Sunday, April 08, 2012

'Three Cups of Tea' Author and Nonprofit Founder Determined To Have Mismanaged Org After Year Long Investigation

This week, headlines have risen declaring that Greg Mortenson was found to have mis-manged his nonprofit organization, after a year long investigation, and must repay it $1 million.

The investigation into Mortenson's Montana based charity, was conducted by Montana State Attorney General Steve Bullock's office, the government entity that oversees nonprofits in the State of Montana.

Greg Mortenson is the author of Three Cups of Tea, a book that three years ago was flying off of bookshelves in the U.S. and elsewhere because, it seemed, every book club member or avid reader had to find out what the buzz was about.  It remained on the New York Times nonfiction best seller list for four years.  Mortenson, in it, alleges an experience becoming a humanitarian in Afghanistan and Pakistan ultimately building schools for girls in both countries.  He founded a charity to help provide those schools.  CBS later investigated the allegations in Mortenson's book and found much of it to be untrue.

To quote the Montana State Attorney General's Office's investigations report, "...Mortenson’s control of the Central Asia Institute (the nonprofit he founded) went largely unchallenged by its board of directors, which consisted of himself and two people loyal to him,..." and "When an employee would question his practices, Mortenson either resisted or ignored the person, the report found."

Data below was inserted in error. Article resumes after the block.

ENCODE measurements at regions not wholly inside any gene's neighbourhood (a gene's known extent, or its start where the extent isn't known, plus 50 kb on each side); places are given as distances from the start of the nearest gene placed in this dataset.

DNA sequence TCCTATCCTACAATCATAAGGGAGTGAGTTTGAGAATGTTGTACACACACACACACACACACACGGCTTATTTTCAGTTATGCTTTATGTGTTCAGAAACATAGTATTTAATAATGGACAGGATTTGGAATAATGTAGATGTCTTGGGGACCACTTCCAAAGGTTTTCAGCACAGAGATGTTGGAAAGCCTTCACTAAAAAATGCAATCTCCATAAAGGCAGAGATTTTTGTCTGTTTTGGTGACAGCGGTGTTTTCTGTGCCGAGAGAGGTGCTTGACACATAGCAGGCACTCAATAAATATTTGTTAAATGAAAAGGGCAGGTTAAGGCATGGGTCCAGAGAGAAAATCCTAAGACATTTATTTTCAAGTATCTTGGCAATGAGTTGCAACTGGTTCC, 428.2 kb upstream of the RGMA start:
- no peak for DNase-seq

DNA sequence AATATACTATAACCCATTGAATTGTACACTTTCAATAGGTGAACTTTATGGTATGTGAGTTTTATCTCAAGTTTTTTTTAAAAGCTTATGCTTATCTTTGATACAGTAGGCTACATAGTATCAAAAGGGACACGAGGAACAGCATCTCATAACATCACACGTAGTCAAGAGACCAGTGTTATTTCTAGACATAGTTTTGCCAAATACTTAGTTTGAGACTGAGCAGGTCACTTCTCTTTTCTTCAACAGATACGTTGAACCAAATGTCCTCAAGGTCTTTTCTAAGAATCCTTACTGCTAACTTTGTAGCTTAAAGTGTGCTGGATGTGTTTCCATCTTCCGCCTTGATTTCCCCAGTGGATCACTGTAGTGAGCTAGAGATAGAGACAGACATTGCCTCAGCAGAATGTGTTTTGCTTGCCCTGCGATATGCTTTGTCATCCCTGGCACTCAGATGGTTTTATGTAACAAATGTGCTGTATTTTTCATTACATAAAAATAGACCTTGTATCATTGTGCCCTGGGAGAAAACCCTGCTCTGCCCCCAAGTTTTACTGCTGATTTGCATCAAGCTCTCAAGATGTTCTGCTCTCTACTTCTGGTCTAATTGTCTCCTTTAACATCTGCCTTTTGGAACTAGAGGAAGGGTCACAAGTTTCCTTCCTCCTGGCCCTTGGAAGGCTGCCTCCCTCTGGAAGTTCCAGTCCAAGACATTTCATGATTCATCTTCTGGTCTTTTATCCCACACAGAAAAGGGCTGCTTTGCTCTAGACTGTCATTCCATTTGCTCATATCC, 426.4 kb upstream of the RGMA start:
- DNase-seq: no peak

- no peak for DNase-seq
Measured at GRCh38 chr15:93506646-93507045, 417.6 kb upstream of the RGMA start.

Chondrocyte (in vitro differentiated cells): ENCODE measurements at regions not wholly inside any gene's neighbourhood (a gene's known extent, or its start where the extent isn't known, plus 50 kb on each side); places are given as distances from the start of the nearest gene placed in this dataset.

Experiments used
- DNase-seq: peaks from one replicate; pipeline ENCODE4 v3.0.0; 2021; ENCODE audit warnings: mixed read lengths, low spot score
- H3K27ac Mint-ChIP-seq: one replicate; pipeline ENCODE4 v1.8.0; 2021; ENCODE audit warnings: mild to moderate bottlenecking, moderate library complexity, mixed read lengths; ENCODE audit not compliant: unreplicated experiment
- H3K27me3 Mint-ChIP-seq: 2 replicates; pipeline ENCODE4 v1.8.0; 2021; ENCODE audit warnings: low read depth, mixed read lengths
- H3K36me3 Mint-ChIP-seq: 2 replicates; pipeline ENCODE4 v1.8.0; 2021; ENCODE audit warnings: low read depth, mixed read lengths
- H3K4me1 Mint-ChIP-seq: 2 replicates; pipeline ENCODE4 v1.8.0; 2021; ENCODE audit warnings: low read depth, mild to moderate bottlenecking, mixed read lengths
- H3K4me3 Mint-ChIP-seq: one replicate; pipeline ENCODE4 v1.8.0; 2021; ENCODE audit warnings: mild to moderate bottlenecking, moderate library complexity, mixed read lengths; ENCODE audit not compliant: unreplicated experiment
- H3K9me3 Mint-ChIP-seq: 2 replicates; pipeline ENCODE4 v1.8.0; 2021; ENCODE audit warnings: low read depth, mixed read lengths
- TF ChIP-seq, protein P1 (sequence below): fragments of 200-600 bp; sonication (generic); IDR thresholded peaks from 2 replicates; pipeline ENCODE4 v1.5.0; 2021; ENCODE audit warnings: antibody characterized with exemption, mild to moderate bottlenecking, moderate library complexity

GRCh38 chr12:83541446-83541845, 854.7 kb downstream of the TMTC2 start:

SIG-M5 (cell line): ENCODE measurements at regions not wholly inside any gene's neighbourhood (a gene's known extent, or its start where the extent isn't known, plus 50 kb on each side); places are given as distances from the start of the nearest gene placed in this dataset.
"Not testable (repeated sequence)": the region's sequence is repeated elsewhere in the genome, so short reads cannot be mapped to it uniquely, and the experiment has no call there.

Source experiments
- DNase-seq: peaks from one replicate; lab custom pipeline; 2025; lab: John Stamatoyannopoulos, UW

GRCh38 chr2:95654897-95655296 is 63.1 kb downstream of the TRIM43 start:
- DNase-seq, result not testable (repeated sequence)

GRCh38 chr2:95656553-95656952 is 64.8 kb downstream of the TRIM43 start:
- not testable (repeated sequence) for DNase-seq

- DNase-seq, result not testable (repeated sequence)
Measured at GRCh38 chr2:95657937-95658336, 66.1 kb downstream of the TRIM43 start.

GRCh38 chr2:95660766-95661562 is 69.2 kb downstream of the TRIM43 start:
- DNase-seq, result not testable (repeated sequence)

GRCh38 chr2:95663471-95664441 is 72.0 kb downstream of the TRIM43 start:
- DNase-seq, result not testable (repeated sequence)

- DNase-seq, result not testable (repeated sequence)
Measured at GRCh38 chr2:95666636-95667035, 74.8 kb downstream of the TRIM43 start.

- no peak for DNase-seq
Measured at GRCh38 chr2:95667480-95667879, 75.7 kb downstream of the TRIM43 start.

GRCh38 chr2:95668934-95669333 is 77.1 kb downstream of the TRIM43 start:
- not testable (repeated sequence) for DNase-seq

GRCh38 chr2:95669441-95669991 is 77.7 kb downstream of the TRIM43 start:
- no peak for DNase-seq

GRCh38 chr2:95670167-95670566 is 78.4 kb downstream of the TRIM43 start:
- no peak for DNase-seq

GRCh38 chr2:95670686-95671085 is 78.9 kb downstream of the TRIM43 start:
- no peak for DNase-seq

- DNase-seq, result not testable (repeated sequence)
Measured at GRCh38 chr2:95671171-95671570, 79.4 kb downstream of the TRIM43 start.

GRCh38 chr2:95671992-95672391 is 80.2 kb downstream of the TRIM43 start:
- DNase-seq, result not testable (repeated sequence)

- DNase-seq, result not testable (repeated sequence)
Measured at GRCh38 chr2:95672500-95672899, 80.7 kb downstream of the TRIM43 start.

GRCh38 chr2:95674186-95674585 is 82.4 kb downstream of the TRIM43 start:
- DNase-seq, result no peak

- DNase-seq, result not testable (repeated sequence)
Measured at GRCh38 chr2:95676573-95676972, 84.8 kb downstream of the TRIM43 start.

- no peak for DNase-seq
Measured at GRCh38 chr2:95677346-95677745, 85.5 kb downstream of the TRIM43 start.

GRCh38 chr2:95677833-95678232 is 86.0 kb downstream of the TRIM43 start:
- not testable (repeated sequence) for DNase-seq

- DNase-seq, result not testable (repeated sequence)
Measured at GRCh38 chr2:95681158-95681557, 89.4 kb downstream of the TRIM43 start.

Readers of this blog know that my first goal is to provide the reader with nonprofit best practices (the latest in professional nonprofit thinking and practices for all operations of nonprofit administration that are proven time and time again) in order to save the reader (a presumed nonprofit supporter) time, money, and all other resources (i.e. the nonprofit's reputation, its volunteers, its potential to recruit new donors, volunteers, and community partners and keep them, etc.).  Operating an organization adhering to professional nonprofit best practices is a good way to save any nonprofit its resources, reputation, and even its official charitable status with the governments overseeing it.

So, I appreciate cautionary tales from the real world of the nonprofit sector because they demonstrate that what I discuss herein is often unknown, ignored, or worse by some nonprofit's leadership - and there is sometimes real fallout from that.  Almost always, though, amid poor nonprofit operations it is the nonprofit's intended beneficiaries (i.e. the girls of Afghanistan and Pakistan who have no resources, themselves - in this instance) that are harmed the most.  This is the reason that operating through best practices is so critical.  Often it is the least powerful with the least resources that are harmed by poorly run nonprofit organizations.

To see what led to and what the fallout of the the Three Cups of Tea scandal is, see:

CBS' "60 Minutes" report on the Three Cups of Tea allegations proven untrue

Questions Over Greg Mortenson's Stories

Three Cups of Tea Author Defends Book

AP News Break: 'Three Cups' Author Mismanaged  Group

'Three Cups of Tea' Author To Pay $1 Million To U.S. Charity

And a terrible tragedy that is allegedly the result of the allegations that the book's story was at least in part fiction:

Three Cups of Tea co-author, Relin commits suicide

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